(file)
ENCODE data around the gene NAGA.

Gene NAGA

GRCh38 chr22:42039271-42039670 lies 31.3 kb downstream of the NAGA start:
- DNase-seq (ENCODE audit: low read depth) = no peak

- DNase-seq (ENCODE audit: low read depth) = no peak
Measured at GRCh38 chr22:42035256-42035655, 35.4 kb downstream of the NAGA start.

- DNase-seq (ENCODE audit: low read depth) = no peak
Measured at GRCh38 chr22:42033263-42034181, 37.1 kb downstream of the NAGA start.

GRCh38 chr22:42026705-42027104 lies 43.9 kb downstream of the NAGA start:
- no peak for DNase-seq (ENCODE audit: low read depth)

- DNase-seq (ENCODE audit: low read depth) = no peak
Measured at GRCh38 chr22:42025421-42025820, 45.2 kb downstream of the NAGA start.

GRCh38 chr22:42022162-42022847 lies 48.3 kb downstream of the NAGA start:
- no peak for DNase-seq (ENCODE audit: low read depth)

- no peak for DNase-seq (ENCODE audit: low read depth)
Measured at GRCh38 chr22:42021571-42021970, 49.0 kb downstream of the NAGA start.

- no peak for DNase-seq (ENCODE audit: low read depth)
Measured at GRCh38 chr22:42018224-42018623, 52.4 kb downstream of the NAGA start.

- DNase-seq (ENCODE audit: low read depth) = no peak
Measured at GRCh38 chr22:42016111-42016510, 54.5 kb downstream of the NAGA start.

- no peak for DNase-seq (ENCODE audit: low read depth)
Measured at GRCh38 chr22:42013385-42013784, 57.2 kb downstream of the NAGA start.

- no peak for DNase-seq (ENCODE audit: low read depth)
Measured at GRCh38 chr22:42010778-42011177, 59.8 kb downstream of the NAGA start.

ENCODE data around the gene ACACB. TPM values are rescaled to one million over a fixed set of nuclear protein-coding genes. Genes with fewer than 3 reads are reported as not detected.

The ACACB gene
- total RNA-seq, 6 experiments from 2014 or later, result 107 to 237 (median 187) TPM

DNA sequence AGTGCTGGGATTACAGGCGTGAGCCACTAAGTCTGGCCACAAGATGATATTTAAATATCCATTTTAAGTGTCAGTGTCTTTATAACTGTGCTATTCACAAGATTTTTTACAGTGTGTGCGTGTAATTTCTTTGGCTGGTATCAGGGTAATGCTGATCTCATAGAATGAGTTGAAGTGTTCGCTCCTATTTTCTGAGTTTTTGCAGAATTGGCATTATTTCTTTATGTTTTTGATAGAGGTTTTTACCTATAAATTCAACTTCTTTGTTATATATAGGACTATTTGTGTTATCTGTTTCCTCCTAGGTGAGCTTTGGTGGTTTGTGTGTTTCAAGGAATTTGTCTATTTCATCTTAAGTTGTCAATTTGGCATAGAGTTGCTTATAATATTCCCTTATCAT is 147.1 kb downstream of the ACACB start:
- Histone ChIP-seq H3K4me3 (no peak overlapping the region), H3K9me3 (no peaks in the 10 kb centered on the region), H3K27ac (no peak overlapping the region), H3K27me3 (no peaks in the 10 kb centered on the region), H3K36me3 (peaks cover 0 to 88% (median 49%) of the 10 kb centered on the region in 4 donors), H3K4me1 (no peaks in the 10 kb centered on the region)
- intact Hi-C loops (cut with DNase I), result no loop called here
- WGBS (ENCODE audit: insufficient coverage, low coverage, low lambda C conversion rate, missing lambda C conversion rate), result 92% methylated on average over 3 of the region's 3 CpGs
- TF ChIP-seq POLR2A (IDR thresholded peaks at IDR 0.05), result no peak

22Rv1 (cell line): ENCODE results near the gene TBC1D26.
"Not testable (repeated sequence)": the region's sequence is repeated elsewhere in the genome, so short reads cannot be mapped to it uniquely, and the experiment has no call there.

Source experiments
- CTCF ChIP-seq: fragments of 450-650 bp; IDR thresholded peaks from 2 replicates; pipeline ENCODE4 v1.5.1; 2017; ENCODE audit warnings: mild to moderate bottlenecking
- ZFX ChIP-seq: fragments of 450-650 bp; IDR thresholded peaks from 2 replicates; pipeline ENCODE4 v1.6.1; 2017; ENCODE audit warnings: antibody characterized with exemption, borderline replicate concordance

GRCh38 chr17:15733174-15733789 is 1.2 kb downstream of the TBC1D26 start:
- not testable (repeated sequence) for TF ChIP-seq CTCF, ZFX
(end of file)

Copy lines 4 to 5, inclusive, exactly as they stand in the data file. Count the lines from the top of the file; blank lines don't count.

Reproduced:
- DNase-seq (ENCODE audit: low read depth) = no peak

- DNase-seq (ENCODE audit: low read depth) = no peak